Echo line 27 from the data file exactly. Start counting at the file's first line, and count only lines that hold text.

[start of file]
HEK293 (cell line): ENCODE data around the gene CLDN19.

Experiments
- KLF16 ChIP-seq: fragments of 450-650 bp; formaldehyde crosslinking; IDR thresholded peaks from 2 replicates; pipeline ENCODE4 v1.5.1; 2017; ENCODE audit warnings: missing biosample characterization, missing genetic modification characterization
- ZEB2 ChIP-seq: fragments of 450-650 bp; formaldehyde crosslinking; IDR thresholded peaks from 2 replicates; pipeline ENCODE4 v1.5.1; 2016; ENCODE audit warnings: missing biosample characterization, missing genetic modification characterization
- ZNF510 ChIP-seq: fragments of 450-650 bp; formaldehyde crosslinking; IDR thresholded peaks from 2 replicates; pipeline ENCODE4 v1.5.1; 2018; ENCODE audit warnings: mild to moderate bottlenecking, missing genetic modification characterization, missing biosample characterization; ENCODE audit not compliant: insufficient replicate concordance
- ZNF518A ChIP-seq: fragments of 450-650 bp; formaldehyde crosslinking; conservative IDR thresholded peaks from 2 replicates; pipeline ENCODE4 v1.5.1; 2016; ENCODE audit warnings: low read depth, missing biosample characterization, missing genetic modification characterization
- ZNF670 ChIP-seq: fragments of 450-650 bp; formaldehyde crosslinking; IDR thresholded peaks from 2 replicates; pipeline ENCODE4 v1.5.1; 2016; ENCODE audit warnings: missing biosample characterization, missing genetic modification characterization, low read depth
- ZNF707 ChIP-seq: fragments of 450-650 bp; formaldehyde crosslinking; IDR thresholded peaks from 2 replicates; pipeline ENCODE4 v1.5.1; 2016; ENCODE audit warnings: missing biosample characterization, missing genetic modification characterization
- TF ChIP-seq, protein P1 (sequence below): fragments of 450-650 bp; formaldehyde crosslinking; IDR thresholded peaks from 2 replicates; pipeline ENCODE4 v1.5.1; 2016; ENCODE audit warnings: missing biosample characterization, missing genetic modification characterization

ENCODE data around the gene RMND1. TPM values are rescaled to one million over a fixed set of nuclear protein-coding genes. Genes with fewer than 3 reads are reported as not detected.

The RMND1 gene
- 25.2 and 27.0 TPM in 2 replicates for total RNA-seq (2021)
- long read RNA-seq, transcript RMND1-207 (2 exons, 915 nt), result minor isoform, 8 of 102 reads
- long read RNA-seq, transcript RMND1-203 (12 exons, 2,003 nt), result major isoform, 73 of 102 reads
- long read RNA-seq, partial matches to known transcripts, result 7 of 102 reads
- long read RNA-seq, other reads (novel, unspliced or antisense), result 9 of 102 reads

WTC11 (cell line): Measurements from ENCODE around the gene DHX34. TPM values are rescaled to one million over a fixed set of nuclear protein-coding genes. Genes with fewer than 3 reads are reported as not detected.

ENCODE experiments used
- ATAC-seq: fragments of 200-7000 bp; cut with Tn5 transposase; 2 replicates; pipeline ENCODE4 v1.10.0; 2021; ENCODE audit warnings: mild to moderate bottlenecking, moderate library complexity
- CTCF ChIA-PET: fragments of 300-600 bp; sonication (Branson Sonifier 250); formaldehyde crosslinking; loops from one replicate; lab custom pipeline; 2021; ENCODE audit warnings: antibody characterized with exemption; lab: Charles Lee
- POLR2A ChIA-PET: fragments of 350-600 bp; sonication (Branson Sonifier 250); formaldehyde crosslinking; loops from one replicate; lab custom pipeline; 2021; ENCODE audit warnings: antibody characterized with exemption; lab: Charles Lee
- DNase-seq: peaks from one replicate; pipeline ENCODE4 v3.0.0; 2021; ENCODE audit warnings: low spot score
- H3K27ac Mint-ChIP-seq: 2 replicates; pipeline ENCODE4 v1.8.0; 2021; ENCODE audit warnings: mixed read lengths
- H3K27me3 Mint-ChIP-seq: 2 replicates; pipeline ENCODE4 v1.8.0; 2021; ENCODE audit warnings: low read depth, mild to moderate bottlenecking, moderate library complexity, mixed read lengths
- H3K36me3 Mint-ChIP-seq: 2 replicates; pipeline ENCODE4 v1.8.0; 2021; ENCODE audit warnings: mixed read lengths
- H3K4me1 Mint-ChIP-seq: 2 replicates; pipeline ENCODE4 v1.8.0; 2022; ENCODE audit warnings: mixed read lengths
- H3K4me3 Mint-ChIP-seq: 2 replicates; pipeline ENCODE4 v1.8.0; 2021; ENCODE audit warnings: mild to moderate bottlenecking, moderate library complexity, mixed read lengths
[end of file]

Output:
- H3K4me3 Mint-ChIP-seq: 2 replicates; pipeline ENCODE4 v1.8.0; 2021; ENCODE audit warnings: mild to moderate bottlenecking, moderate library complexity, mixed read lengths